(2) Malwarebytes' Anti-Malware: [ ]

The FREE versions of these AntiSpyware products present superior On-Demand Scanning and Cleaning
capabilities. No On-Access Scanning (= Real-Time Protection) is offered.

The FREE Editions of Ad-ware and Spyware Doctor together with Spybot Search & Destroy are no longer what they used to be! Don't waste your time with them! The Spyware Doctor of the Google Pack has ONLY about 1/3 of the definitions/signatures found in the Full version.

by Steve Hargreaves on 3. June 2008 - 18:15  (1542)

Just a note folks, and particularly those comments regarding the list being out of date. I have just (literally) taken over as category editor here, and I will be reviewing the list over the next two or three weeks, with a view to bringing the whole article up to date. I will review all posts here first before I change anything significant up at the top.


by Anonymous on 4. June 2008 - 0:03  (1552)


by Anonymous on 7. June 2008 - 4:58  (1704)

Threatfire is a behaviour blocker. What do you mean by the "active scanner"? If you are referring to the on-demand part, it isn't exactly the best scanner out there. If you're referring to the real time behaviour, it is probably THE most effective behaviour blocker currently (and the only free one). From personal experience and from many other user's comments, it does not have a lot of false positives.

Spyware Doctor and Spy Sweeper is just totally bloated, and probably does not provide the best protection against real world threats. And you should really add SD free only has 1/3 of the shareware SD's signatures.

And if you use an anti-virus product with good, active protection, such as the free version of AntiVir, and add Threatfire and Sandboxie (for example), you do not need a real time anti spyware. Something like SAS free or MBAM free will be sufficient.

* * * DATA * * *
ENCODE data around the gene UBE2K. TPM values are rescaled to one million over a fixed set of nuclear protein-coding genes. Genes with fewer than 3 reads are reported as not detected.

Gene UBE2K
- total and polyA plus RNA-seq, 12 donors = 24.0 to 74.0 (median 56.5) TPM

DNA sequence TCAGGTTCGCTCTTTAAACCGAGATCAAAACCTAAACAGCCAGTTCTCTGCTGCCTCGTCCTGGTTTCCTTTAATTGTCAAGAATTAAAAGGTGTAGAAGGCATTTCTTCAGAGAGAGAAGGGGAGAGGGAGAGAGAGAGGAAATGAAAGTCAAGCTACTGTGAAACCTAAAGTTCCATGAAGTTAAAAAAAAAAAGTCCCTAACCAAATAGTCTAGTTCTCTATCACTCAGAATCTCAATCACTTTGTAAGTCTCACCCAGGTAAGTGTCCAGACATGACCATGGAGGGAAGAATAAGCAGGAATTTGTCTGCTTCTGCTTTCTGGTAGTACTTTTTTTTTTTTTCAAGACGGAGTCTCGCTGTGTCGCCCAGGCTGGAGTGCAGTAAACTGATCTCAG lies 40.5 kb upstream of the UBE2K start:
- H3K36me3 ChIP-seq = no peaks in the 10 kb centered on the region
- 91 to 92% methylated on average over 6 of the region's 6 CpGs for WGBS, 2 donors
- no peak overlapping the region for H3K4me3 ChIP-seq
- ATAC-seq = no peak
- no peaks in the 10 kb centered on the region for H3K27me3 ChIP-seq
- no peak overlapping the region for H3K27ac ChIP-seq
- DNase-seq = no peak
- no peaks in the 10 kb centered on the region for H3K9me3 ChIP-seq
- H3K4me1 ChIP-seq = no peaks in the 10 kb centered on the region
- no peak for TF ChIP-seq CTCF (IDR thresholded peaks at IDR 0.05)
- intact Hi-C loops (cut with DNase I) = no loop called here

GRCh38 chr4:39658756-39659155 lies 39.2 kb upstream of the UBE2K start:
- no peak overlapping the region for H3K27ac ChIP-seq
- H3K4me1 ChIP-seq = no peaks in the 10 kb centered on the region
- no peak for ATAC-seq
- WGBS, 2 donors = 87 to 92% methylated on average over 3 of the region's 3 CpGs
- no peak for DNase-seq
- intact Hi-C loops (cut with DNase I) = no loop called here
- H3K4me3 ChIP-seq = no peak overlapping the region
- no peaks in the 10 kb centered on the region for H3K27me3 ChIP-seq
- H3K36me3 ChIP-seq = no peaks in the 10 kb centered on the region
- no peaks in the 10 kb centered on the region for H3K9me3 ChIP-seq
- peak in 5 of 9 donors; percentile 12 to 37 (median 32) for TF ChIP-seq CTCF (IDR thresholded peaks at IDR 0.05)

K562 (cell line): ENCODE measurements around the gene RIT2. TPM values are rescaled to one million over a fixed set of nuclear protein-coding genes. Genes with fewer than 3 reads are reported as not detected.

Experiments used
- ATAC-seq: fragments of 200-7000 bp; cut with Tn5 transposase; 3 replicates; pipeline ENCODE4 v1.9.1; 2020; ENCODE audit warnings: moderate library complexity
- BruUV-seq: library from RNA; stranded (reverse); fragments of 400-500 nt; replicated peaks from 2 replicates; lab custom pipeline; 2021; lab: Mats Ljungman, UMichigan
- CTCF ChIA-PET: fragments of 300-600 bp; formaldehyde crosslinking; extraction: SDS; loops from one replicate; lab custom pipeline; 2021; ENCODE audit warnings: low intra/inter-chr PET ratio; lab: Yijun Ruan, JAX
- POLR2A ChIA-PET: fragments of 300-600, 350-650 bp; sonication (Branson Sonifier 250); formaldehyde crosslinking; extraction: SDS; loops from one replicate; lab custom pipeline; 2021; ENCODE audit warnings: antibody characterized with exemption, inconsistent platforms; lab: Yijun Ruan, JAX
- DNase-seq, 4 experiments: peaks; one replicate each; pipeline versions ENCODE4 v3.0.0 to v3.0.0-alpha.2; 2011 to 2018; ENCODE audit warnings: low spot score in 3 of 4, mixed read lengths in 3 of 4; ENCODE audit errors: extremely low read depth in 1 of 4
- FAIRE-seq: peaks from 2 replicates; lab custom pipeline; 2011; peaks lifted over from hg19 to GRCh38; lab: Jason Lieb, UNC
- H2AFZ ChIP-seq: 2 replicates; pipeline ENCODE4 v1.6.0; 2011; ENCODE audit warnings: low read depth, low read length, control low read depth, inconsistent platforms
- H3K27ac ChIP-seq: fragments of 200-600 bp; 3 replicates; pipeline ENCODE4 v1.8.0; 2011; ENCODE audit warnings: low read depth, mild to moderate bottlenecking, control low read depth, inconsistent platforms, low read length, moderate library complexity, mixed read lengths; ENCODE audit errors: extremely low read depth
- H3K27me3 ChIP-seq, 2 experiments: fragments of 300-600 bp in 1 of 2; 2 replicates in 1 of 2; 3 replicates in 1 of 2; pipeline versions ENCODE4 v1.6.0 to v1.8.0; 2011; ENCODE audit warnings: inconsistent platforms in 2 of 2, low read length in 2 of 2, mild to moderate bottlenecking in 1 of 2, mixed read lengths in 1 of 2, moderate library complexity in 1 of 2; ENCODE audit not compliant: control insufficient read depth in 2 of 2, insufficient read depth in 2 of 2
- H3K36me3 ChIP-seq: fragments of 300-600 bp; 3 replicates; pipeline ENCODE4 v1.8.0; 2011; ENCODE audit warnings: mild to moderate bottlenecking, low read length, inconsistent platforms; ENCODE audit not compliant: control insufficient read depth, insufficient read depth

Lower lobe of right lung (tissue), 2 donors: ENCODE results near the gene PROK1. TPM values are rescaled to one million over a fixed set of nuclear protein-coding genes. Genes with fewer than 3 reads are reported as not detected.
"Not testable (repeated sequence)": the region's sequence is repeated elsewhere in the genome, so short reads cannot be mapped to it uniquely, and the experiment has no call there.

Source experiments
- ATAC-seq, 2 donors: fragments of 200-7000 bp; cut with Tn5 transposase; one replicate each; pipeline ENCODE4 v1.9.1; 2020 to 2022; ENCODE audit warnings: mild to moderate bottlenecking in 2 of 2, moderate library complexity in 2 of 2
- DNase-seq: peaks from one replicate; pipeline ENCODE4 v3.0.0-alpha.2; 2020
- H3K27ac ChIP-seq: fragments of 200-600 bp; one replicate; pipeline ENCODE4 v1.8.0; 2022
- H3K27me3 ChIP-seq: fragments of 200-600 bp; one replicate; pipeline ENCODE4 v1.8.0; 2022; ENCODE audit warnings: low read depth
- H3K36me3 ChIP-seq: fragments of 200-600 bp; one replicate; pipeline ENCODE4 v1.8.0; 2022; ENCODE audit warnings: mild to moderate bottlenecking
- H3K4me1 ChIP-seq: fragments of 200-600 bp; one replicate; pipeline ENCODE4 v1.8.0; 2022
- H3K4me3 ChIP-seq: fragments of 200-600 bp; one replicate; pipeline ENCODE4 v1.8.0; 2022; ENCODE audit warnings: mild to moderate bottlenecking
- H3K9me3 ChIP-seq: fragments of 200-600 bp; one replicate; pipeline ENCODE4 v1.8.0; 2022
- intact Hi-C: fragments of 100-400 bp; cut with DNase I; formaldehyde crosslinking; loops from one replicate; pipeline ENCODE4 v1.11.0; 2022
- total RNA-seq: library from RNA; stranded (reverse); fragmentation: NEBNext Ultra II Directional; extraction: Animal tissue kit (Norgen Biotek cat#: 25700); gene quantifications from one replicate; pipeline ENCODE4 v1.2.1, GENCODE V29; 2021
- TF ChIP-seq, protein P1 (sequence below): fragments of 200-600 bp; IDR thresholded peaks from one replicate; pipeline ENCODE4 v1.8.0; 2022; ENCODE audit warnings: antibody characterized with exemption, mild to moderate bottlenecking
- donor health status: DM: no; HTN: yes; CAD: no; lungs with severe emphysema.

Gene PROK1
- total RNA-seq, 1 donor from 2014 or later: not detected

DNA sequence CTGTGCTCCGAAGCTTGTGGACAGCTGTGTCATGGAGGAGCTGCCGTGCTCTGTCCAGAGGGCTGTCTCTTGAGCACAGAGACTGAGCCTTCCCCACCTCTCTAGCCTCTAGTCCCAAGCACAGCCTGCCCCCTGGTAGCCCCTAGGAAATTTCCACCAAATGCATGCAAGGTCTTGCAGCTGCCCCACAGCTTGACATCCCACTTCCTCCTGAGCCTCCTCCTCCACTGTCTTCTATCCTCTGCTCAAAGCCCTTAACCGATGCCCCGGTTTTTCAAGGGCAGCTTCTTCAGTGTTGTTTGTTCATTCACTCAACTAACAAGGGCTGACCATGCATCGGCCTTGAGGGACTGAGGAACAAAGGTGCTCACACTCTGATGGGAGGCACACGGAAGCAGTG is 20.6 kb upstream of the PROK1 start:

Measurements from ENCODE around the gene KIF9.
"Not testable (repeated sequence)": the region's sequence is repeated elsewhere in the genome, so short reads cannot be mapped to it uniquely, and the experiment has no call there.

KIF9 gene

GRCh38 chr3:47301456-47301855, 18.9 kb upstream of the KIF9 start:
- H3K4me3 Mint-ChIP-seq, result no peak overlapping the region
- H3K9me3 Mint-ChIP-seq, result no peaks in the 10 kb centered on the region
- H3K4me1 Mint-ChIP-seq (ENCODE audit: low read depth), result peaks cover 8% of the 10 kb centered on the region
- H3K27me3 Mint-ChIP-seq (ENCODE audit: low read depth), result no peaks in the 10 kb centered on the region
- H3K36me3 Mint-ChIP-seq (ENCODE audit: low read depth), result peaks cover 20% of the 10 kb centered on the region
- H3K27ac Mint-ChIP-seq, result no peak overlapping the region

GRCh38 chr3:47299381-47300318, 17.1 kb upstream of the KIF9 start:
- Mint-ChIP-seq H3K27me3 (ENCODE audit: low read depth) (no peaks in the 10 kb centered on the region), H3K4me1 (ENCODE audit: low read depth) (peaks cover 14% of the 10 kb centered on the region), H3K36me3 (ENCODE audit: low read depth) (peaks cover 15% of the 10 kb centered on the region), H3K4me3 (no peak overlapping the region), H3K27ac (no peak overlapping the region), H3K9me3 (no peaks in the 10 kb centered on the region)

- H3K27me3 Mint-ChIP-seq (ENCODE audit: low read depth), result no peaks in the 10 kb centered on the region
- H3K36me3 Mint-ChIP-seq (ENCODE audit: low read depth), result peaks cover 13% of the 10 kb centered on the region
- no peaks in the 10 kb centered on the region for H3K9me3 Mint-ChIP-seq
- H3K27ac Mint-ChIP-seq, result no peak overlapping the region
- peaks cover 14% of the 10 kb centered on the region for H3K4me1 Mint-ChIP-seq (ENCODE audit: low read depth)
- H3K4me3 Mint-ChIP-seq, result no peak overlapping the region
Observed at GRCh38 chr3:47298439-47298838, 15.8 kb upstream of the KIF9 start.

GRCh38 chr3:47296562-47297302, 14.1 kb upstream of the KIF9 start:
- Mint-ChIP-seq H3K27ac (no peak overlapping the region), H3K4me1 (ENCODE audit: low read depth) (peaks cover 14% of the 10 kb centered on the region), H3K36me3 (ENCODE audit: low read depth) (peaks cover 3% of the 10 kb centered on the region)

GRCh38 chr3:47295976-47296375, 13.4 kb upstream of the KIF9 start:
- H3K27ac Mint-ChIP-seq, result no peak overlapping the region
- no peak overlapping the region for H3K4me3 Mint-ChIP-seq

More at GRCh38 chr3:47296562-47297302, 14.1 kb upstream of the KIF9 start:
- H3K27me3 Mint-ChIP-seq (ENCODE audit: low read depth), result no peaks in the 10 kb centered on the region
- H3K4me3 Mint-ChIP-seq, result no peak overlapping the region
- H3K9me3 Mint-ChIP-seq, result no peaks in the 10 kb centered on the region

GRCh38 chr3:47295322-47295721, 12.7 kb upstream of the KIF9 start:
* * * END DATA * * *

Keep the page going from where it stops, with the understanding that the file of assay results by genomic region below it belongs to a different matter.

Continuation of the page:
by JonathanT on 8. June 2008 - 6:41  (1743)

A squared free and Comodo BoClean are primarily anti trojans but are also anti malware, so they can detect spyware as well.

by JonathanT on 8. June 2008 - 6:52  (1744)

"ClamAV is not the most effective AV scanner on the market, but it's certainly competent and the additional protection can only be a plus."
This is a totally false statement. In tests by av test, clam av always has one of the worst detection rates. The additional protection is not "only a plus" because you would simply be wasting resources running two real time av s (assuming you are also running another one such as Antivir, AVG, or Avast). Also, Clam av has one of the highest false positive rates and can unnecessarily alarm users. So I would recommend not using Clam AV with Spyware Terminator.

by JonathanT on 8. June 2008 - 6:53  (1745)

I agree with you 100%.

by JonathanT on 8. June 2008 - 6:54  (1746)

Anyway, real time anti spyware is not really needed if you have something like Sandboxie, Antivir and Threatfire free.

by Anonymous on 9. June 2008 - 0:23  (1780)

A-squared and Boclean were originally developed as anti-trojans, but they now detect all types of malware now, including: Trojans, Backdoors, Keyloggers, Rootkits, Worms, Bots, Dialers, Spyware, rogue anti-spyware programs, etc. Therefore, they are better classified as Anti-malware programs.

by Anonymous on 9. June 2008 - 0:32  (1782)

This comment assumes that everybody who uses your computer will use a sandbox (such as Sandboxie) when on the internet. If you have multiple people who use one computer, and they are not security aware enough to use the sandbox, then Realtime anti-malware may be helpful. When novices use the computer, they do not always know the correct thing to do when a security dialogue box pups up (e.g. Theatfire). Boclean can be set to automatically detect and remove malware without the need for a novice to figure out a cryptic warning.